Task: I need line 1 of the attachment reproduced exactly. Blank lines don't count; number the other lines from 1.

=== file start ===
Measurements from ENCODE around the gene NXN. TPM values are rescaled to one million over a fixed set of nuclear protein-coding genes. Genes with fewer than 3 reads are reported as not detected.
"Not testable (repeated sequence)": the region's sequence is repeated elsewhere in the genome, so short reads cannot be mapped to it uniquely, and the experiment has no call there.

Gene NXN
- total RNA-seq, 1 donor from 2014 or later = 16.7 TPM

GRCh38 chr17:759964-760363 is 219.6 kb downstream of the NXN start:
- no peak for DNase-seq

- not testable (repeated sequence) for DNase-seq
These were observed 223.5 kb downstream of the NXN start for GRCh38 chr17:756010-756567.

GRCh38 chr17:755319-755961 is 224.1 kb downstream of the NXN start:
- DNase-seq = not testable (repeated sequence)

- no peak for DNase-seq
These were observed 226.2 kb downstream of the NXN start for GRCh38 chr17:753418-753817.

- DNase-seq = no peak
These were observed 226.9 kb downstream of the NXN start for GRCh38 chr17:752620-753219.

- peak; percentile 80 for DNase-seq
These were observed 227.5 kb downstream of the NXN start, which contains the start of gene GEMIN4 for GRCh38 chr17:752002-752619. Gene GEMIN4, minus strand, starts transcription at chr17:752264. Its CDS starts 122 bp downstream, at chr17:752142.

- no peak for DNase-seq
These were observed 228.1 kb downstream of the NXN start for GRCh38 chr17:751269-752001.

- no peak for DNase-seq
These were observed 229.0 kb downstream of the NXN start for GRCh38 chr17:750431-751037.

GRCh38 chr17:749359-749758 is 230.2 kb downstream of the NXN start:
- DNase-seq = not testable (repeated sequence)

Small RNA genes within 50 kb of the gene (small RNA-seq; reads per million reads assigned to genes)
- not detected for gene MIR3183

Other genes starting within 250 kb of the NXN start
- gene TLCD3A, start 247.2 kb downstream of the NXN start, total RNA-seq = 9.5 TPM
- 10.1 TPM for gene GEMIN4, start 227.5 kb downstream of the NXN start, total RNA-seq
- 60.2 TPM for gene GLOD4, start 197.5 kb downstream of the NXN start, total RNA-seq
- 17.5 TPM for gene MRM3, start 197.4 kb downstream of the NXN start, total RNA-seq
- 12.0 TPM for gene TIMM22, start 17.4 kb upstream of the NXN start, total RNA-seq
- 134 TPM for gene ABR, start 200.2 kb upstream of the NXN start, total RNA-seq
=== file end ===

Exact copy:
Measurements from ENCODE around the gene NXN. TPM values are rescaled to one million over a fixed set of nuclear protein-coding genes. Genes with fewer than 3 reads are reported as not detected.